Go Find John
“Just be happy that the grace of the Lord shines down upon your sorry ass, John!” cries my mother as she storms out of the living room. The last word, she always has it. John sits in an easy chair with the usual shit-eating grin plastered across his face, the one he reserves for my mother and her religious diatribes. She speaks about grace with a vitriol that eradicates any compassion and kindness the word is meant too convey. John cuts his eyes at me. I know what he is after. I shrug, produce an agreeable smirk and suddenly all is right in the world again. As long as you agree with John, all is always right in the world. “Fuck this, I’m goin’ to Teddy’s! Tell your mom I love her despite the fact that she’s a bitch”. These are things that John, six foot seven inch John, will never say to my mother’s face. He uses others as a conduit for the words he is too cowardly, too ashamed to say outright.
The deep rumble of his ’73 Harley shakes the windows and their panes, the pictures in their frames. That bike is his world. No house, no wife, no kids, no money; just John and his hog. There’s never been a time when it wasn’t so. I sit in the living room and wait for the noise to fade as he guns it down the long corridor of row homes that make up 13th street. The sound of my mother making dinner in the kitchen soon overtakes the bikes dying wake. It’s Tuesday, meatloaf and garden picked snap peas night. My mother loves a monthly menu. It gives her the sense of predictability and control she cannot find anywhere else in life. While the world outside changes at an unrelenting pace the kitchen is a museum display only my mother can touch. Pots to the right of the sink, pans on a shelf just above them, cooking utensils in a drawer left of the stove, always left of the stove.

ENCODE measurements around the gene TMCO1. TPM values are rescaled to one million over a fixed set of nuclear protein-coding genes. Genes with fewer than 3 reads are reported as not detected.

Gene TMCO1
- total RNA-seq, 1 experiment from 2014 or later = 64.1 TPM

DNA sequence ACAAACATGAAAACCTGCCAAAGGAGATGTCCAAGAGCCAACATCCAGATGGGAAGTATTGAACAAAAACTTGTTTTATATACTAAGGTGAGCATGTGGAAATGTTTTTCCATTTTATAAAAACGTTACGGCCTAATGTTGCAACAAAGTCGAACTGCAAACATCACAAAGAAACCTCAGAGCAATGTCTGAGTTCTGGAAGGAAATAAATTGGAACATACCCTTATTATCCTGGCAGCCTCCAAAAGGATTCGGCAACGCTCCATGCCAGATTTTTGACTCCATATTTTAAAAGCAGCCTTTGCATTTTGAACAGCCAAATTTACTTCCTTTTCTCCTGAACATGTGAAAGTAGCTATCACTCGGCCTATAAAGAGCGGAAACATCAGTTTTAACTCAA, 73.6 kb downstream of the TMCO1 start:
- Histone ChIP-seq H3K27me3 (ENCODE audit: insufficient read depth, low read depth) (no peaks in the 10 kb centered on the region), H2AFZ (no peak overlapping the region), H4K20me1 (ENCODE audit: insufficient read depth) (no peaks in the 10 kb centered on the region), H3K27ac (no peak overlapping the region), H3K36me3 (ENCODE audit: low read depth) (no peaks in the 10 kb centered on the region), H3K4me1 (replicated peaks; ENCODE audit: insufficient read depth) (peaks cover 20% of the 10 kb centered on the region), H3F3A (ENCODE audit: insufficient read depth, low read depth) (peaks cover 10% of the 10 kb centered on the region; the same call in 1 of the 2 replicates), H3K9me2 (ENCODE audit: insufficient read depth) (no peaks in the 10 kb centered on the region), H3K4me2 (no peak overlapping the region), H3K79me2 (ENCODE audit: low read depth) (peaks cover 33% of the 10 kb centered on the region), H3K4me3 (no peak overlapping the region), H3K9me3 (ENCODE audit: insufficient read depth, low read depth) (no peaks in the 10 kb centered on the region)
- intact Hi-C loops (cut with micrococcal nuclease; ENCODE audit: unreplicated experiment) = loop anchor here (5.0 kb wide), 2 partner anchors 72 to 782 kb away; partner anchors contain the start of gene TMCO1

Leaning against the kitchen doorway, I wait. Wait for her to say something about John. How much of an ungrateful asshole he is. How he’s useless and selfish. How he’s a drunk. How she wants him gone. She sprinkles various spices and salts onto the blood red meat. Chops a yellow onion and then a purple potato. Mixes it all up in a big silver bowl, scoops it into a bread pan. Something slowly drags across the floor above us. Must be my father pulling a chair closer to his bedside. A cold beer is thrust into my hands as my mother instructs me to take the drink upstairs.